Hundreds of Harry Potter fans descended on King's Cross train station Friday morning to celebrate the final scene of J.K. Rowling's multibillion-dollar book and film phenomenon.
The ending of "Harry Potter and the Deathly Hallows” sees its main characters send their children off to Hogwarts School of Witchcraft and Wizardry, the place where their own magical exploits began 19 years earlier.
Today's the day Albus Severus Potter boards the Hogwarts Express at King's Cross for the first time #19yearslater ️
According to the book, the wizardly progeny, including Harry Potter's young son Albus, get whisked away on the Hogwarts Express from the station’s imaginary Platform 9 ¾ at 11 a.m. on Sept. 1, 2017.
Clad in black cloaks, wizard hats and Hufflepuff scarves, fans from as far away as the U.S., Germany, France and Italy made pilgrimages to the station and paid tribute to the final book's epilogue — which ends with the words: "All was well."
Its title captured the imaginations of fans worldwide with #19YearsLater trending on Twitter.
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Rick Navarro of San Jose, Calif., planned his trip for months.
Navarro, who has been a fan of the franchise since he was aged seven, says the books hold a special place in his heart.
“Harry Potter to me has been kind of like a philosophy of life,” the 28-year-old told NBC News.
“There are so many messages and themes in the story that I feel guide me in my daily life. Whenever I am struggling, I think back to Dumbledore, Harry or Hermione … It’s kind of always in the back of my mind — it is a place I escape to, especially when things are tough.”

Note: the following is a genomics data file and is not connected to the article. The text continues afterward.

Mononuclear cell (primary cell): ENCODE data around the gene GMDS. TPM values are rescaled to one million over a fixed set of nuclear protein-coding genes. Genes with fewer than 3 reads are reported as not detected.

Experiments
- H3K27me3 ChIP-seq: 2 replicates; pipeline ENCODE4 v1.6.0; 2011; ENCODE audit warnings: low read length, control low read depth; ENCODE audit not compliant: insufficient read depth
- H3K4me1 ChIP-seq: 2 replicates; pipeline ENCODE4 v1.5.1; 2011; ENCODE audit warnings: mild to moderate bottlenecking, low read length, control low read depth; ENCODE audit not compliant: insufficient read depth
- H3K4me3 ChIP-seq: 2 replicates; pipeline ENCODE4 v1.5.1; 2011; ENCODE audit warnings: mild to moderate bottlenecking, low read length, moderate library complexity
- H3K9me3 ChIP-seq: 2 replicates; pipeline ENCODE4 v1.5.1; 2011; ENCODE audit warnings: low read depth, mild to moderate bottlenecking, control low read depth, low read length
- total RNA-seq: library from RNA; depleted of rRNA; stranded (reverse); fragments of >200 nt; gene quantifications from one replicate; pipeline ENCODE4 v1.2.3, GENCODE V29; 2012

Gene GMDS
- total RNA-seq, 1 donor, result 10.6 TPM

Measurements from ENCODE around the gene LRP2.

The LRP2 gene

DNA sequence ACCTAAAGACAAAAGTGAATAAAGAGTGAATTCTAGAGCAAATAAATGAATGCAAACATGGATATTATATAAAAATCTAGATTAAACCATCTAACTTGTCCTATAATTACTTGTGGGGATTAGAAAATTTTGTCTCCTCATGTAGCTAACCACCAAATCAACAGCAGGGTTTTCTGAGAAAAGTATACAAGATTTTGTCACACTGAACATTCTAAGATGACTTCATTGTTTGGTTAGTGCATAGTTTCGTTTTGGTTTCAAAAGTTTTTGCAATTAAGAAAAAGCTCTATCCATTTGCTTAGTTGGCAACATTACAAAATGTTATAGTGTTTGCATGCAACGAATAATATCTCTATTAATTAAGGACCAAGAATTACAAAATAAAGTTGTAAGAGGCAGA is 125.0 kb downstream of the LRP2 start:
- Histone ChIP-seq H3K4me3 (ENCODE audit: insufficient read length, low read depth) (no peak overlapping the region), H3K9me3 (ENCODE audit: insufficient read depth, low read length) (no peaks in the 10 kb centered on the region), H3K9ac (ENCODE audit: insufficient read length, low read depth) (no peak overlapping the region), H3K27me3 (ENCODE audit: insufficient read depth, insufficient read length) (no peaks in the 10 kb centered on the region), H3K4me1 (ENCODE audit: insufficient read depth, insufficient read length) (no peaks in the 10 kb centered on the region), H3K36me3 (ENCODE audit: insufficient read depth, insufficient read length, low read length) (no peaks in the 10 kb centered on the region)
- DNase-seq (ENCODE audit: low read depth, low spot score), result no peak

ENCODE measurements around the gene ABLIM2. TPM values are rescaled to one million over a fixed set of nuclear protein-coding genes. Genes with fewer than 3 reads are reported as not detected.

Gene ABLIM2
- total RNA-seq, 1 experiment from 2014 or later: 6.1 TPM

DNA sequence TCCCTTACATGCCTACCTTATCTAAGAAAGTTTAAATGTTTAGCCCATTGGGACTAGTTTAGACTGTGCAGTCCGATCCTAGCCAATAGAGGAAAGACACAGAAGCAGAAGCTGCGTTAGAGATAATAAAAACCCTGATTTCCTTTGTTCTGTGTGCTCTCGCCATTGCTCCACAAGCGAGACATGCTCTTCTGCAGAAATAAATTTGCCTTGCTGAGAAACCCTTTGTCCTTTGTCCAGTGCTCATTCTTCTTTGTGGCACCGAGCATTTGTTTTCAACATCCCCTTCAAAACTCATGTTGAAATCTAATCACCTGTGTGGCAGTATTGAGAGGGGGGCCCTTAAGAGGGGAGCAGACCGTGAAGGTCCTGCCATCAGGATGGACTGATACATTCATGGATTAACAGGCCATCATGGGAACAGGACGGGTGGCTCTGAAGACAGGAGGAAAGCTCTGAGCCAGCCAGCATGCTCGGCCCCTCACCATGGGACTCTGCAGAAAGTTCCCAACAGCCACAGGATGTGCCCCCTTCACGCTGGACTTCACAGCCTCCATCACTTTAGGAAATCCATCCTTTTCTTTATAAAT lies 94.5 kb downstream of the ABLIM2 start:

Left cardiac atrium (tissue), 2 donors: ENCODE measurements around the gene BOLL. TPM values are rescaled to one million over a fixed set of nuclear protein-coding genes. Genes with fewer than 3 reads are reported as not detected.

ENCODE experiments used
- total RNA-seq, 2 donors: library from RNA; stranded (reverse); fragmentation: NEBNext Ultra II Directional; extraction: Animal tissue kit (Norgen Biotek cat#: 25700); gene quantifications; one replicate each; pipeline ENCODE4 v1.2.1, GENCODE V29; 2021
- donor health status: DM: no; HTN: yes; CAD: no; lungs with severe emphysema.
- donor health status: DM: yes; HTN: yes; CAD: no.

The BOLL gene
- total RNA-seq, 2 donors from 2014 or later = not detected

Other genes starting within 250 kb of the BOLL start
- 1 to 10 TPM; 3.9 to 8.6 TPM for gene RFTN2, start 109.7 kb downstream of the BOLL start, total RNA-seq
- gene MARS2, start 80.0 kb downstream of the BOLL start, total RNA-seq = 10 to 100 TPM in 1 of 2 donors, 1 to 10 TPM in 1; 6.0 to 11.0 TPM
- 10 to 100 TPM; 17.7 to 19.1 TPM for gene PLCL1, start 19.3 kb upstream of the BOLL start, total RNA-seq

Those words ring true for 28-year-old Sam Ommen, who flew in from New York with three other friends to mark the event.
“[The books] were my childhood, my dreams, my friendships. I don’t know where I would be without Harry Potter,” she said.
Her friend Matt Farabaugh, who is from Chicago, said nostalgia for getting to grow up along with the characters is what brought him to London.
“They were all pretty much the same age as me when I was reading it,” Farabaugh said.
Liz Williamson, from London, told NBC News she had been hooked since her mom brought the first Harry Potter book from the library.
“I am an introvert. That kind of was not cool. Whereas in the books, you can be whoever you want to be. So it brings out this side of me — that I am allowed to show off now and I am here dressed up as Harry Potter and that’s OK because everyone is really accepting.”
She added: “I think if I were anywhere in the world, I would have been here today.”
The fans got a special visit from Warwick Davis, the actor who portrayed Professor Flitwick and Griphook in the films.
Davis stayed for the countdown at 11 a.m. local time (6 a.m. ET) that ended in a round of applause and a cheer.